In interviews, Zappa frequently recalled his fifteenth birthday when, in lieu of any gifts, he requested permission to make a long distance phone call. Following some lead–he claims it was a hunch, deducing that â€œa person who looked like a mad scientist could only live in a place called Greenwich Villageâ€ –Zappa found VarÃ¨seâ€™s phone number and address by dialing New York information.
His obsession with The Complete Works of Edgard VarÃ¨se, Vol. I had grown to the point of seeking out the composer himself. His timing, however, was less than ideal and the older composer was away. Louise VarÃ¨se informed Zappa that Edgard was in Brussels working on a composition–PoÃ¨me Ã©lectronique–for the Worldâ€™s Fair, and suggested he call again in a few weeks. 
I did. I donâ€™t remember what I said to him exactly, but it was something like: â€œI really dig your music.â€ He told me he was working on a new piece called Deserts. This thrilled me quite a bit since I was living in Lancaster, California then. When youâ€™re fifteen and living in the Mojave Desert and find out that the worldâ€™s greatest composer, somewhere in a secret Greenwich Village laboratory, is working on a song about your â€œhome townâ€ you can get pretty excited. It seemed a great tragedy that nobody in Palmdale or Rosamond would care if they ever heard it. I still think Deserts is about Lancaster, even if the liner notes on the Columbia LP say itâ€™s something more philosophical. 
Continue reading ““The Counsel of a Veteran”; Zappa’s letter to VarÃ¨se”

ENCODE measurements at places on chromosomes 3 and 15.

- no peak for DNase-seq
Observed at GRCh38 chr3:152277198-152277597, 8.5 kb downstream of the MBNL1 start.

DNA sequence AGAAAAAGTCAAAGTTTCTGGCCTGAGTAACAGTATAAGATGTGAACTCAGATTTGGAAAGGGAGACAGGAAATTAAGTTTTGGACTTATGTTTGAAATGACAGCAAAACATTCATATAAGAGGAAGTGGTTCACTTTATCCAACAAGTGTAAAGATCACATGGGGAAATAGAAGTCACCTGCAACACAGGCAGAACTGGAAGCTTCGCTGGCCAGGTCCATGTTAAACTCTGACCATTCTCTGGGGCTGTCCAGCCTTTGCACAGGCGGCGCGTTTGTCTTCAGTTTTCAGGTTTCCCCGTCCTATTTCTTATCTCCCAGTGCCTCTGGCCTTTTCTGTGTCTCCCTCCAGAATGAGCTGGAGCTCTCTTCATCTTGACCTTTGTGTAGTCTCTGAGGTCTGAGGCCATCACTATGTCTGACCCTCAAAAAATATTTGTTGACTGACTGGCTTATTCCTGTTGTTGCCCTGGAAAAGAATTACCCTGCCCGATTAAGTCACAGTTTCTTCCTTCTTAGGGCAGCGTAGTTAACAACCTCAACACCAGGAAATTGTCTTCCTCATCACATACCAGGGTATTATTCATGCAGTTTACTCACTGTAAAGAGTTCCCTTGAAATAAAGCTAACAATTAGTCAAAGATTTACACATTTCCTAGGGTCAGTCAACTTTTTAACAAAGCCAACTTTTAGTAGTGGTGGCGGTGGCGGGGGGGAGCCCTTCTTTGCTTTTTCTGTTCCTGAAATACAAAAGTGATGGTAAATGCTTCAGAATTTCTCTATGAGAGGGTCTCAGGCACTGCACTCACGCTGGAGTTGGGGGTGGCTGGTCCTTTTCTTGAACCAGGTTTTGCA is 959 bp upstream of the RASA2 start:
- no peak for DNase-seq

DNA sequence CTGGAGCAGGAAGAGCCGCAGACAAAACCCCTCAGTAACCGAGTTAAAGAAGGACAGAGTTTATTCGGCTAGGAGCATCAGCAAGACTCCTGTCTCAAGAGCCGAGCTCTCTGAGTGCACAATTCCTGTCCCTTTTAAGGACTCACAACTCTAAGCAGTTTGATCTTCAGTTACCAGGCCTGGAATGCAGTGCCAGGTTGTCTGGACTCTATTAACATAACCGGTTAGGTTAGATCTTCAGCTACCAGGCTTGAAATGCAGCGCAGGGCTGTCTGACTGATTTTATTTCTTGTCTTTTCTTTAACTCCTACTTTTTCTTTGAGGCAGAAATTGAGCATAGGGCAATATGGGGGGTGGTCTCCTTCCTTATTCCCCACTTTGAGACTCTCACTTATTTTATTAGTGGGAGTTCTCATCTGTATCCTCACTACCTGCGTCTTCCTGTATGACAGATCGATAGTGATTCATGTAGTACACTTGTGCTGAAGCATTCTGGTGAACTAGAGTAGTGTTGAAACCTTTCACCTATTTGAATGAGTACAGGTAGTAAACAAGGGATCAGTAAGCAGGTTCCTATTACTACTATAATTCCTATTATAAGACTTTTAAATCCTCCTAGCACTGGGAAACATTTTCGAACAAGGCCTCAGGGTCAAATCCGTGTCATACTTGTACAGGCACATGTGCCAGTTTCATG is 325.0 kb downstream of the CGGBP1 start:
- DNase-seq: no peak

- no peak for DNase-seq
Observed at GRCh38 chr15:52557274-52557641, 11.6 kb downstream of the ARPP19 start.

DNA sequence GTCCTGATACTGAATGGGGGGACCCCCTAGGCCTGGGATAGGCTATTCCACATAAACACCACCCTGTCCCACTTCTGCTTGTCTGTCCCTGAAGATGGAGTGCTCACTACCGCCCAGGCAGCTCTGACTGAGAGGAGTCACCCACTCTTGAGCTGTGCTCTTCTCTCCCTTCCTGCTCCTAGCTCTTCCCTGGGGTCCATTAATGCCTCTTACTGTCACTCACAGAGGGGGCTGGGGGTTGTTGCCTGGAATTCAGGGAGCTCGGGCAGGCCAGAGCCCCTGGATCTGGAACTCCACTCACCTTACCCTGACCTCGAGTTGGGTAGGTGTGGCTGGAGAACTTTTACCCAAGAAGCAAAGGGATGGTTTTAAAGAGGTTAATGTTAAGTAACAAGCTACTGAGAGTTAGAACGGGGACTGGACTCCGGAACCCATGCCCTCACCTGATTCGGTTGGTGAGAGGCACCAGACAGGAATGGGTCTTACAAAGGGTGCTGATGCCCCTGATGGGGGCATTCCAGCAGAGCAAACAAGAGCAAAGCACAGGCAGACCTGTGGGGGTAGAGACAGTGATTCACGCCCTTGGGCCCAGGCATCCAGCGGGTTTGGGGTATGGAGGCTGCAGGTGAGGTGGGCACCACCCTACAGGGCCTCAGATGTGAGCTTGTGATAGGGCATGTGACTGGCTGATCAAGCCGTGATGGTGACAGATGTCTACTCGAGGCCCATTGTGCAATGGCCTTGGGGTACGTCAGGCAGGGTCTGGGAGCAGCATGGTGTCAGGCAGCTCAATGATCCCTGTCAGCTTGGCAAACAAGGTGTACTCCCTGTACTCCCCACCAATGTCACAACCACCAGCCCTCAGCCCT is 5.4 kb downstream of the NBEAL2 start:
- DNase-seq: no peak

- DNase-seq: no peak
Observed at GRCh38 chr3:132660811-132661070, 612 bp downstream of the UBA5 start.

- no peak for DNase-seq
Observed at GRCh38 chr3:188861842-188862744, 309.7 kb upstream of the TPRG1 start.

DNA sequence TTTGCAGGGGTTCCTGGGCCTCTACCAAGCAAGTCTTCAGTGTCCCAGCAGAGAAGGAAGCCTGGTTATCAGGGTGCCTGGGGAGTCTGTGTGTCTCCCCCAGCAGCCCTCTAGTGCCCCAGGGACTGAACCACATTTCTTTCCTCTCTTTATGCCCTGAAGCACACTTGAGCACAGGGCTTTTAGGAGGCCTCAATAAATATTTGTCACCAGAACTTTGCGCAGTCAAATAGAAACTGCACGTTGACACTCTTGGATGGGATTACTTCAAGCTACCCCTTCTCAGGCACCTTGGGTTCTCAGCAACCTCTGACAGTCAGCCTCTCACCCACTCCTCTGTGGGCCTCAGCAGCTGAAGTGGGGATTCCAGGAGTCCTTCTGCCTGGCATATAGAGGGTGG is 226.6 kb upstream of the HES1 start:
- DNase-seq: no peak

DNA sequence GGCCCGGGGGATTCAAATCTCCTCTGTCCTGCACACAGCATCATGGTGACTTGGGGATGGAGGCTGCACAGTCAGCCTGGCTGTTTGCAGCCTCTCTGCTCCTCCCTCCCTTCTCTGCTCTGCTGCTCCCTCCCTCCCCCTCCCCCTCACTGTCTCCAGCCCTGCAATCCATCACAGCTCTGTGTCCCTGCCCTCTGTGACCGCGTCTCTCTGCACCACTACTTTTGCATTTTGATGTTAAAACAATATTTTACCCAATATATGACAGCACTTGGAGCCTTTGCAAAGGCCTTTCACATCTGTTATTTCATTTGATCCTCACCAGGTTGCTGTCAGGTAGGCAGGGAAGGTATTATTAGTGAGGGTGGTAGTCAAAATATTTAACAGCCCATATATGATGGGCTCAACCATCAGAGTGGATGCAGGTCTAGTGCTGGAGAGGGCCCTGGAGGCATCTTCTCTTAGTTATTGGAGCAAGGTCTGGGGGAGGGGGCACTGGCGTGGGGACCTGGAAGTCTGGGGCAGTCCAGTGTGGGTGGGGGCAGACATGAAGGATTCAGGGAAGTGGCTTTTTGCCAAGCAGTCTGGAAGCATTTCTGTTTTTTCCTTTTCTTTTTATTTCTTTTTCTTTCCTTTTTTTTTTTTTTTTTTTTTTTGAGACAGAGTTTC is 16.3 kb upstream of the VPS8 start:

The image to the right depicts the cover of the Complete Works of Edgard VarÃ¨se, Volume 1. According to Zappa, this was the first record he ever owned. (And one that changed everything for him!)
The story of how he came to discover the record was well-rehearsed. The following quotation is drawn from an article he wrote forÂ Stereo Review:
I was about thirteen when I read an article in Look about Sam Goodyâ€™s Record Store in New York. My memory is not too clear on the details, but I recall it was praising the storeâ€™s exceptional record merchandising ability. One example of brilliant salesmanship described how, through some mysterious trickery, the store actually managed to sell an album called â€œIonizationâ€ (the real name of the album was â€œThe Complete Works of Edgard VarÃ¨se, Volume Oneâ€). The article described the record as a weird jumble of drums and other unpleasant sounds. I dashed off to my local record store and asked for it. Nobody ever heard of it. I told the guy in the store what it was like. He turned away, repulsed, and mumbled solemnly, â€œI probably wouldnâ€™t stock it anyway … nobody here in San Diego would buy it.â€ I didnâ€™t give up. I was so hot to get that record I couldnâ€™t even believe it. 
Continue reading “The Idol of his Youth”
My dissertation–if you hadn’t already gathered–focuses on the convergence of popular and classical music streams that informs much of Frank Zappa’s music. This confluence means different things in different places (for both Zappa and his audience), but it seems to me to be a defining characteristic that runs through all of his work. My questions here are: Why would this be such an important aspect of his work? and, What influenced him in thinking this way?
On the one hand, Zappa was trying to establish for himself a reputation as a composer of serious art music. His reasons for this are, of course, open to debate, but Zappa was always quick to point out that his ambitions were aesthetically motivated. Continue reading “I Come From Nowhere(?)”